Minister warns science and industry

Taipei, Berlin It was the most delicate trip of Research Minister Bettina Stark-Watzinger’s (FDP) term. In a brightly colored bus, she has been driving non-stop through Taiwan for the past two days.

China, which lays claim to the island nation, sees trips by Western politicians to Taiwan as an affront. The state leadership has expressed criticism – but not beyond the normal level. Stark-Watzinger has repeatedly avoided questions about the political significance of the trip – also in conversation with the Handelsblatt, for which she still took time on Wednesday night.

“Of course it attracted attention that for the first time in 26 years a member of the federal government traveled to Taiwan,” said the FDP politician. But the visit to Taipei was a “completely normal trip” and entirely within the framework of the one-China policy that the federal government is pursuing. A “professional exchange between the value partner Taiwan and Germany”.

It should not be the research minister’s only trip to the region. Stark-Watzinger also wants to promote research collaborations with other Asian countries. Last year she was in Australia, this year the meeting of the G7 science ministers will take place in Japan. South Korea is also considering Stark-Watzinger, where the semiconductor industry and research is strong. “This year is all about innovation and transfer,” she says.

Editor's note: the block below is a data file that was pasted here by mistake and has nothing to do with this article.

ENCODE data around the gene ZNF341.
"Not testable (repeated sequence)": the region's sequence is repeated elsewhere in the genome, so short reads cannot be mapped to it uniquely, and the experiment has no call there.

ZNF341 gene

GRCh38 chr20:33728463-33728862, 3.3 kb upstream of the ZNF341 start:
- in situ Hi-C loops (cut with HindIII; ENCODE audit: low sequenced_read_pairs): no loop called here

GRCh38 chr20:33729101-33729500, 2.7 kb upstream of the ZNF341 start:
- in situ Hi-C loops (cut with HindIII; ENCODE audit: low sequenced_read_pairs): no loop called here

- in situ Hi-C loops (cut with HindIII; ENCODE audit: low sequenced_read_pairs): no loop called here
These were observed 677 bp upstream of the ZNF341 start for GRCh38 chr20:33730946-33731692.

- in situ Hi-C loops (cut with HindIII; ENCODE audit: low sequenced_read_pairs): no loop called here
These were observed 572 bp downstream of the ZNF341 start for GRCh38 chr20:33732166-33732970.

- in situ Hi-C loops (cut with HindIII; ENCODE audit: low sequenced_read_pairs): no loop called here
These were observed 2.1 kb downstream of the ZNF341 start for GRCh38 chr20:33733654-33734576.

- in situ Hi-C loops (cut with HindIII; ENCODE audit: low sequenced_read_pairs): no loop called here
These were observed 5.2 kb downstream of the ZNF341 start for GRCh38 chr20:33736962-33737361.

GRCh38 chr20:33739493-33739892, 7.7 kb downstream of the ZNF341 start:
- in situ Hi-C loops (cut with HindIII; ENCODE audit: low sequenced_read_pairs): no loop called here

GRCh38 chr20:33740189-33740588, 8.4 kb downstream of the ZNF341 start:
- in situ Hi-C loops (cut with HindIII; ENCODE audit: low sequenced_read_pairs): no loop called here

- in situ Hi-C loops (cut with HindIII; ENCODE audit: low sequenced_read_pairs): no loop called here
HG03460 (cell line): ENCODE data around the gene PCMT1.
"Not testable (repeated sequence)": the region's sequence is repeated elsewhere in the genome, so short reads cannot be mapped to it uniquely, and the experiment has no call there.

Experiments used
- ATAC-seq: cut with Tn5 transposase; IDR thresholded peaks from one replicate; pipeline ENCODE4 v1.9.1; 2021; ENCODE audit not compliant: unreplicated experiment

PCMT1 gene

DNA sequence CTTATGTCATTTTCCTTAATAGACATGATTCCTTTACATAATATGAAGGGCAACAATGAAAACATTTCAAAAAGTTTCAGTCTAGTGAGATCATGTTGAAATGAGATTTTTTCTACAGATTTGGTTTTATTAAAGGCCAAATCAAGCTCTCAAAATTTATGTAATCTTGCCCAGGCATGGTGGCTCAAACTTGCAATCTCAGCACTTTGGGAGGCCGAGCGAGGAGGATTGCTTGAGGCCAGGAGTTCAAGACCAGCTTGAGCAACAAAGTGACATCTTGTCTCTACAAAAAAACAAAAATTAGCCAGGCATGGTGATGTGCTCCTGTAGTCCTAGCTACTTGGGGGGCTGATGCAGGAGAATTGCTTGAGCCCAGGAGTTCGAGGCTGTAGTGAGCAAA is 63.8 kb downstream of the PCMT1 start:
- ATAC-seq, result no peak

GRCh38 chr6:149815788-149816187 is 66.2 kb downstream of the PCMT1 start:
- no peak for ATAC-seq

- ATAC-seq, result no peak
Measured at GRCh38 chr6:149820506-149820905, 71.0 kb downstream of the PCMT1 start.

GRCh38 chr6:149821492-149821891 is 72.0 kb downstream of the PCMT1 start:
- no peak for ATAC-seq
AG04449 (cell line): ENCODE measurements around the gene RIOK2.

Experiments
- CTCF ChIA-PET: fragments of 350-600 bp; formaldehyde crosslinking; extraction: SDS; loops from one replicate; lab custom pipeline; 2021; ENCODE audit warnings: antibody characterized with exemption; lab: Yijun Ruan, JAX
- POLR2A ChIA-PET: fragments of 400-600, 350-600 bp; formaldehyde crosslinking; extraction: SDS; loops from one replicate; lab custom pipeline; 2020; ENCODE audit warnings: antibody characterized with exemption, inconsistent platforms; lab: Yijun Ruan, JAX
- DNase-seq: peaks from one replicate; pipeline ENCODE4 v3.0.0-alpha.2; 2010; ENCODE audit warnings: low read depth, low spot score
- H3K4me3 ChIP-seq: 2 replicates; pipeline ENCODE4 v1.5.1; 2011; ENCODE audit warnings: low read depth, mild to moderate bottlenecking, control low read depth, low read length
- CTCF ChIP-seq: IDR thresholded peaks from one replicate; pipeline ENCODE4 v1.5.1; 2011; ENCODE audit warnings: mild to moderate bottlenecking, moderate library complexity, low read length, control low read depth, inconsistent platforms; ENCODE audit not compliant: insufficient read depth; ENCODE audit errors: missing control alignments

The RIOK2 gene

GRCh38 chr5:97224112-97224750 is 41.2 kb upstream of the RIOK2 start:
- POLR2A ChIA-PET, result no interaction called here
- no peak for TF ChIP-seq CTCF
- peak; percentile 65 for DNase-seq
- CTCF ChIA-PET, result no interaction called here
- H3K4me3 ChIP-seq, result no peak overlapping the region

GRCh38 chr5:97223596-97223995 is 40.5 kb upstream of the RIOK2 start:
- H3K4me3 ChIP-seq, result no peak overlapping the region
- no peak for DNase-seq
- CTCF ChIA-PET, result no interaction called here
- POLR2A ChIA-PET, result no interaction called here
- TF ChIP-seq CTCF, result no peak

Behind this is the desire for a broader positioning, including that of science. Stark-Watzinger warns that Chancellor Olaf Scholz’s much-cited appeal to German industry not to “throw all your eggs in one basket” with regard to China also applies to science and research. Germany must broaden its international cooperation overall in order to become more sovereign.

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“China is increasingly becoming a competitor and systemic rival. That’s why we shouldn’t just look at Western countries like Canada, but also have to step up exchanges with value partners in Asia who have the same standards in terms of the rule of law and academic freedom.” With its excellent basic research, Germany is a partner that is in demand worldwide.